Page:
If you’re trying to position your restaurant as an old-time experience appealing to people’s sense of nostalgia, the photos used in the first example are better. However, this business and its site’s welcome message revolve around the way they make their pizza, which the black and white photos say nothing about. Your photography has to align perfectly with your website’s message and your business’s positioning in the marketplace.

Choosing a photo to serve as your website welcome message

Start by selecting a clear, concise message that you wish to communicate about your business or blog. Your photo much support the positioning of your product or services in the marketplace. You should be able to express this in a few words:

  • We are reliable
  • We are fun and creative
  • We offer inexpensive or luxury products
  • We are the brand of the young & young at heart
  • We cater to a specific industry
  • We’re the trusted incumbent in the market
  • …pretty much any differentiator

Test Your Website’s Welcome Message

One of the top benefits of digital marketing is the ease with which we can test our messages.

While many businesses are tempted to believe that they got their website welcome message right on the first try, savvy digital marketers test various messaging through A/B tests. This allows you to measure the changes in visitor behavior in response to the different messages you convey through your website.

With tools like Google Optimize, you can deliver various versions of your website and track the amount of time people stay on page, the number of phone calls you receive, or the amount of sales you make on one version versus the other.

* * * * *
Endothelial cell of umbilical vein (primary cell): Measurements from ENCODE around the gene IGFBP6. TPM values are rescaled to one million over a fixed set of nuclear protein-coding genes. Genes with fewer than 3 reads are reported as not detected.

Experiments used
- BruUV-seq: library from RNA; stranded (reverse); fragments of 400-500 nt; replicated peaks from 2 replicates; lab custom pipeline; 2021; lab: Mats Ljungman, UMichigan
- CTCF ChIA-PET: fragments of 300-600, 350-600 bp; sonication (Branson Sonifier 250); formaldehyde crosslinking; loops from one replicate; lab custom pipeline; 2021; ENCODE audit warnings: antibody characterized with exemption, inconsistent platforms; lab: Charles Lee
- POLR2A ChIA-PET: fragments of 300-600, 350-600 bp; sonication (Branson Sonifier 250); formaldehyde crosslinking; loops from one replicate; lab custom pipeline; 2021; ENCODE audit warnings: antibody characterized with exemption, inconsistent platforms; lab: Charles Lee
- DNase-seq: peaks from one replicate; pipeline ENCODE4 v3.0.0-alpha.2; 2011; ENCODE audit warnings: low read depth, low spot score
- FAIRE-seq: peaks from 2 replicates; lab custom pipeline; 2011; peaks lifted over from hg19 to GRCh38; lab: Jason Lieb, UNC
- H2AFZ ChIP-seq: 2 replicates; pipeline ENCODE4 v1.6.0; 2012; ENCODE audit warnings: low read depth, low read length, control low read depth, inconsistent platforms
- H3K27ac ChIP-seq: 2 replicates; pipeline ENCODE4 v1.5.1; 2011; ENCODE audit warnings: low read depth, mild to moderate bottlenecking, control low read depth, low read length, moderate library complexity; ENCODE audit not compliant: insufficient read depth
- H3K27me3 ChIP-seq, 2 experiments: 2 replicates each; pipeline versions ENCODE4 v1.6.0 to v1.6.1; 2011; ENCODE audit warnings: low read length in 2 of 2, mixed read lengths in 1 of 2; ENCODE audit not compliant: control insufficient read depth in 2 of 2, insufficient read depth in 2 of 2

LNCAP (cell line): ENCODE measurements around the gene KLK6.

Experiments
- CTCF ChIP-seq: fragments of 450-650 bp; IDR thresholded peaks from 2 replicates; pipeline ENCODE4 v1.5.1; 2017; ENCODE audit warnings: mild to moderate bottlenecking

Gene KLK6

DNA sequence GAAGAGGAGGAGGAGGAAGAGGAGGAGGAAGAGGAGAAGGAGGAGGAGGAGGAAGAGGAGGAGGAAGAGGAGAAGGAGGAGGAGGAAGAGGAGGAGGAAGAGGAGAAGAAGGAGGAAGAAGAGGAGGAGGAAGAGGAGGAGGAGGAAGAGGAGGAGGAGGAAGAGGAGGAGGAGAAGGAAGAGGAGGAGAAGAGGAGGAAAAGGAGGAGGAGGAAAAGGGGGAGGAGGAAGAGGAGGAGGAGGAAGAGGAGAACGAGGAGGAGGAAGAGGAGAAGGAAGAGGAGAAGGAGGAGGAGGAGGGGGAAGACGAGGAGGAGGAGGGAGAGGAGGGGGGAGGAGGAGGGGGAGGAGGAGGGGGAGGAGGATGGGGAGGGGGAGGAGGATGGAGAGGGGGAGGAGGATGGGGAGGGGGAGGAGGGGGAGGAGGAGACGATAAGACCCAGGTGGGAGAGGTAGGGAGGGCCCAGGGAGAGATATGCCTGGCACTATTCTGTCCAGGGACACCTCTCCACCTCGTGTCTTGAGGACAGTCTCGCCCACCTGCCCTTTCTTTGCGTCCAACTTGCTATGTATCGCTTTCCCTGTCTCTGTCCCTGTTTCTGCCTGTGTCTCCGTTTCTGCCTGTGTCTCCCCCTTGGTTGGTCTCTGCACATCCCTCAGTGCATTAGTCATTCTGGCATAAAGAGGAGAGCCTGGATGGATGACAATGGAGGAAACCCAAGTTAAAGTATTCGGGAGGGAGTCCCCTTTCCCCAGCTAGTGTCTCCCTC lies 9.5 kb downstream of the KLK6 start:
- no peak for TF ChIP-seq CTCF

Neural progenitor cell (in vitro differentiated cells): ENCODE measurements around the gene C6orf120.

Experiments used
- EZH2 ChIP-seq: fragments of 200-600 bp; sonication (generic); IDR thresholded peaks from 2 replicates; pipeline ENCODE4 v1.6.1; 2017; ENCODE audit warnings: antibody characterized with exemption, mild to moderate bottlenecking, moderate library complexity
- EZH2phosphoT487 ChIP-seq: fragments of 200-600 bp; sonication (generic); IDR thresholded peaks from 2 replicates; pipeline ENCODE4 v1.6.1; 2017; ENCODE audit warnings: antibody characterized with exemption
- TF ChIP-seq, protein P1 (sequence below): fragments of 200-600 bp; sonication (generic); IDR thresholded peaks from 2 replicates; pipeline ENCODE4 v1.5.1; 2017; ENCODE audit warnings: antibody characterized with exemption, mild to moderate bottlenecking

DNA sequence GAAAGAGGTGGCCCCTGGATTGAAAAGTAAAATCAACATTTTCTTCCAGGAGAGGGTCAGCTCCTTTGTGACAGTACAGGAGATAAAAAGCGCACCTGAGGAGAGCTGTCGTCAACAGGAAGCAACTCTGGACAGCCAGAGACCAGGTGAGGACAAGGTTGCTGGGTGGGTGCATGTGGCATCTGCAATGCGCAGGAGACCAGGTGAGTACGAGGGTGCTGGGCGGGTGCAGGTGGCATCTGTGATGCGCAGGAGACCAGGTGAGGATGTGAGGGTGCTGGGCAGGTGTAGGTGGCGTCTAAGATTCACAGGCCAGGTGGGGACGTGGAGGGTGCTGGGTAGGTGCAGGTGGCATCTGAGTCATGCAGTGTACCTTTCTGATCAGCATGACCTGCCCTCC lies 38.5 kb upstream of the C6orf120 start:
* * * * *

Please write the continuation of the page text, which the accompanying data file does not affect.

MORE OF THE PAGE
This data-driven approach to refining messaging reduces the amount of guesswork involved in your website’s welcome message and allows you to iterate and develop a website that produces the outcomes that you want.

Your Website’s Welcome Message and SEO

There are two important SEO considerations when crafting your website’s welcome message

Google refines its search results by tracking user behavior. If your messaging results in signals that indicate that people like what they’re finding on your website, the algorithm will be more likely to return your site in the results. Craft messaging that resonates with people and your site is more likely to increase in search rank.

Inclusion of targeted keywords in your header tags correlates with rank. If our friends at Bricco want to rank for “Coal-Fired Oven Pizza in NJ,” the site should include those keywords in the h1-h3 tags. This is not to say that they should keyword stuff. Frankly, if the page’s copy comes across as spammy and people react negatively as a result, keyword stuffing will end up doing more harm than good.

All-in-all, the Key is Clarity

The most important takeaway is to focus on being clear and concise. People should not have to guess what your website is about. Visitors should understand what makes you different without having to dive deeply into your website. A child should be able to understand what you do and why you are in business.